Health care: Where Republican candidates for governor stand

Health care services in Indiana. (Credit: Pulaski Memorial Hospital, Beacon Health System, Riley Hospital for Children)

Health care services in Indiana. (Credit: Pulaski Memorial Hospital, Beacon Health System, Riley Hospital for Children)

Apr 10, 2024

Six candidates are seeking the Republican nomination for Indiana governor in the May 7 primary. State Affairs is providing looks at their stances on several issues. Jennifer McCormick is unopposed for the Democratic nomination.

The cost and quality of health care are top-of-mind issues for many Indiana voters, and the six Republican gubernatorial candidates — U.S. Sen. Mike Braun, former state Secretary of Commerce Brad Chambers, Lt. Gov. Suzanne Crouch, Fort Wayne businessman Eric Doden, former Attorney General Curtis Hill and conservative activist Jamie Reitenour — have plans to address them. 

KFF, formerly the Kaiser Family Foundation, a nonpartisan nonprofit that studies health care policy, found Indiana ranked as the 19th most expensive state in per capita health care costs. 

State costs for Medicaid, the federal program that covers some 2.2 million low-income Hoosiers and more than half of the state’s children, continue to grow

Most of the candidates call for increased transparency from providers, while some focus their health care platforms on relitigating the state’s handling of the COVID-19 pandemic. 

So, how would each of the six Republican candidates for governor seek to address health care needs and costs if elected?

Mike Braun

Braun’s platform claims Indiana’s high health care costs limit new businesses and burden Hoosiers. 

“Solutions such as transparency, innovation, competition and empowering consumers are not hard to figure out but will take bold leadership to implement in the face of the powerful health care lobby.”

As a senator, Braun introduced in December the bipartisan “Health Care Price Transparency Act 2.0.” The federal legislation would require hospitals to publish prices for all services, allowing patients to compare costs.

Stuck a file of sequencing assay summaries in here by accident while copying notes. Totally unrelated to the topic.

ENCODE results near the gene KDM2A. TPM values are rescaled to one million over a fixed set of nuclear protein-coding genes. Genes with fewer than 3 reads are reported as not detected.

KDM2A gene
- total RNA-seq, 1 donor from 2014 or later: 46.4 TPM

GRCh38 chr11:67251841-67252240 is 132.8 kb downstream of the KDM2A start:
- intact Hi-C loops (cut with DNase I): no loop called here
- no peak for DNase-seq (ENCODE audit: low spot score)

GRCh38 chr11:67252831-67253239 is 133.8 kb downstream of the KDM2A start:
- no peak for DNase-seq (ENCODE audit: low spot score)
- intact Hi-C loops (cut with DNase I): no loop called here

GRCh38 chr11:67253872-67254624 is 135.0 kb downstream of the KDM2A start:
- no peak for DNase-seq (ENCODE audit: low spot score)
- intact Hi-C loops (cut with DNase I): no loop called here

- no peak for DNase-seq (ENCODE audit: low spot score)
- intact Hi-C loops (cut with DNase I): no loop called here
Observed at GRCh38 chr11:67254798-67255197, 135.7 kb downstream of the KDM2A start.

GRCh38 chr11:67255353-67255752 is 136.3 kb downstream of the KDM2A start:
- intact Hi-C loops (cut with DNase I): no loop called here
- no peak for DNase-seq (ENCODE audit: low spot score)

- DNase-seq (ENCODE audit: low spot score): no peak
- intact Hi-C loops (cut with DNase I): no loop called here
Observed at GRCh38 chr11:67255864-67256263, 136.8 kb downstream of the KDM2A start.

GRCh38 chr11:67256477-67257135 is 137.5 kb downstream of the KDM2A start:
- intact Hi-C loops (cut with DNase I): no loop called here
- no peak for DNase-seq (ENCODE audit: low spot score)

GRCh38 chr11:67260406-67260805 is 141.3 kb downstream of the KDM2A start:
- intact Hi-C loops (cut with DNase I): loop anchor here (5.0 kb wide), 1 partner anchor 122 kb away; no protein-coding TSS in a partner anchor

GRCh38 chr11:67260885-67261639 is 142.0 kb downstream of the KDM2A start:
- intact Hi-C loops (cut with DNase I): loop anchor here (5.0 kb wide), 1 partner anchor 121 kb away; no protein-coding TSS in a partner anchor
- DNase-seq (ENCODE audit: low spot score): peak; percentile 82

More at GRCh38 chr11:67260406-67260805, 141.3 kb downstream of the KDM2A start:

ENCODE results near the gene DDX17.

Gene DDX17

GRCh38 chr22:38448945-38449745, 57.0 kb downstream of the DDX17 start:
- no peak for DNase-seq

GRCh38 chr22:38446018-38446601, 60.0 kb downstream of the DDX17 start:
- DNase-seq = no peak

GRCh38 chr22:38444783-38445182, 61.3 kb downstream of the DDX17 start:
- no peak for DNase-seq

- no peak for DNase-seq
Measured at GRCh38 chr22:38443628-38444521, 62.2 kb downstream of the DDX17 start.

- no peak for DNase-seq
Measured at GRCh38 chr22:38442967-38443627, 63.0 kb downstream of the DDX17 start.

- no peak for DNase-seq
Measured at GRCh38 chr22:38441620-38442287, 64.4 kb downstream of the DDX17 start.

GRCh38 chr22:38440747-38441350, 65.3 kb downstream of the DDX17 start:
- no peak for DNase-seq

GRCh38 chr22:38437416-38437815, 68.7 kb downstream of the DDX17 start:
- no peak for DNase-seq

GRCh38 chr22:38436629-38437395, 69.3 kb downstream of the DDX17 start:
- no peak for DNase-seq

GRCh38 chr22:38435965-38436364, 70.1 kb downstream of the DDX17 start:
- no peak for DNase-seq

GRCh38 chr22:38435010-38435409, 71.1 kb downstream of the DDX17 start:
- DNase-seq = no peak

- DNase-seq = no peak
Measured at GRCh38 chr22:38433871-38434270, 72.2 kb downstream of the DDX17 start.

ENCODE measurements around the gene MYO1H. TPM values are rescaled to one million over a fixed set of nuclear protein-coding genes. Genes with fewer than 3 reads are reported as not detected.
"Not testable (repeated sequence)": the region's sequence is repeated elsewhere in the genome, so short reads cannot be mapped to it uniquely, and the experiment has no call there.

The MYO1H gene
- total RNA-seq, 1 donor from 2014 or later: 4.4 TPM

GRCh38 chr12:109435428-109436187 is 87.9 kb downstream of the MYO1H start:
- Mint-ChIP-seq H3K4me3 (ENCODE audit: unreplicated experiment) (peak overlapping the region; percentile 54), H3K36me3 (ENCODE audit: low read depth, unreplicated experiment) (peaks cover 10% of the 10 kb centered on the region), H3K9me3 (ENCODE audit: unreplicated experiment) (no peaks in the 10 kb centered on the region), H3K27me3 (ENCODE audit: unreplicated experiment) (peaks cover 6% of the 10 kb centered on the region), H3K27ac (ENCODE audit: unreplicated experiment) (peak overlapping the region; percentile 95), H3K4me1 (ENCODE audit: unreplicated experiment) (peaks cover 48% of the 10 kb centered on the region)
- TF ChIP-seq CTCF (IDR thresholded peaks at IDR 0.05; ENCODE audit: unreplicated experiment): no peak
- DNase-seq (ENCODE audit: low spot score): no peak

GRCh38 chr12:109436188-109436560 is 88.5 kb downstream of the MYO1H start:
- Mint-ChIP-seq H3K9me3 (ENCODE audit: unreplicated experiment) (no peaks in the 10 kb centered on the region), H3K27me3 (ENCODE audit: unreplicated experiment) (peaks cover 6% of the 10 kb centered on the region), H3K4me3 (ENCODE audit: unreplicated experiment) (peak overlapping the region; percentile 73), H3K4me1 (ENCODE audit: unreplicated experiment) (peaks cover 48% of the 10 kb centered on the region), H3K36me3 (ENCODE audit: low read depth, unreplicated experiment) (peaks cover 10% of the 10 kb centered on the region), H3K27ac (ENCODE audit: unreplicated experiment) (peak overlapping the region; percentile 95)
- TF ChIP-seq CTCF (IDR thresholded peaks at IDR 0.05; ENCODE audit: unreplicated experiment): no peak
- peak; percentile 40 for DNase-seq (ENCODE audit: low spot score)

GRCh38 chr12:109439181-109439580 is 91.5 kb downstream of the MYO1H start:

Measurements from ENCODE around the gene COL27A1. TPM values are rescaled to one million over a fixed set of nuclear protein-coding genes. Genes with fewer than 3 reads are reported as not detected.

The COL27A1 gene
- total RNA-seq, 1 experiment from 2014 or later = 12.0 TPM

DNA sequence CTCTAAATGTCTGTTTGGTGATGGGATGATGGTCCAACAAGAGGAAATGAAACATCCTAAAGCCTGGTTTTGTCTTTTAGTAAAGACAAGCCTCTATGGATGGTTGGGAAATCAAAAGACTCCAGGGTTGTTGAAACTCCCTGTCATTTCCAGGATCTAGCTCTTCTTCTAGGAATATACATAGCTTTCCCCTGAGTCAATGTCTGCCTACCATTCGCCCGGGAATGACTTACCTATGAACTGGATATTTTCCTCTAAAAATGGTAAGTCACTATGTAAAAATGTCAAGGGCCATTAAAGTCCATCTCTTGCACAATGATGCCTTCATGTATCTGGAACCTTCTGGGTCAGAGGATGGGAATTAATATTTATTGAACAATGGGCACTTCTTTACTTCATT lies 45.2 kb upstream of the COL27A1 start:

Brad Chambers

“We need to make sure physicians are free to compete in hospitals. … We need to have transparency in pricing, and then we need to get the hospitals, physicians, insurance companies and pharma in a room and figure out a solution to lower Indiana’s health care costs,” Chambers said at a March 19 candidate forum

Suzanne Crouch

Crouch has also called for price transparency from providers. 

“You can go shop around for a car, but if you want a knee replaced, good luck,” Crouch said at the March 19 candidate forum. 

Crouch’s platform proposes increased funding for mental health and addiction-related services. In March, she launched a television ad promising action on addiction and the opioid crisis.

In February, Crouch, as lieutenant governor, called for an audit of the Family Social Services Administration after the agency proposed cuts to a plan that compensates parents who provide attendant care to their children. 

Eric Doden

Health care transparency is one of several issues spelled out in Doden’s platform

“The state of Indiana spends billions of dollars each year on health care while providing special tax breaks to health care institutions. As governor, I will implement a plan to ensure hospitals provide full transparency in pricing and their use of taxpayer funding.”

He also seeks to incentivize more community investment from nonprofit health care institutions and pledges to provide additional resources for addiction treatment. 

Curtis Hill

“We need to make sure that costs are transparent and people understand what the services are. And then we can improve the quality of service,” Hill said at a March 19 candidate forum. 

Hill touts his rejection of mask and vaccination mandates to begin his health care plan

The former Indiana attorney general also focuses his platform largely on protecting patients’ and parents’ legal rights: 

“Under a Hill administration, the government will get out of the exam room and support parents making decisions for their children.”

Jamie Reitenour

Reitenour’s health platform calls for additional transparency and the protection of religious freedoms when it comes to care decisions.

“Together, let’s restore health freedom in Indiana by protecting the provider-patient relationship, increasing the capacity and resilience of our health care system [and] restoring consumer confidence in health care providers and organizations.”

She also pushed against what she called the “government overreach” of COVID-19 mandates at a March 19 candidate forum. 

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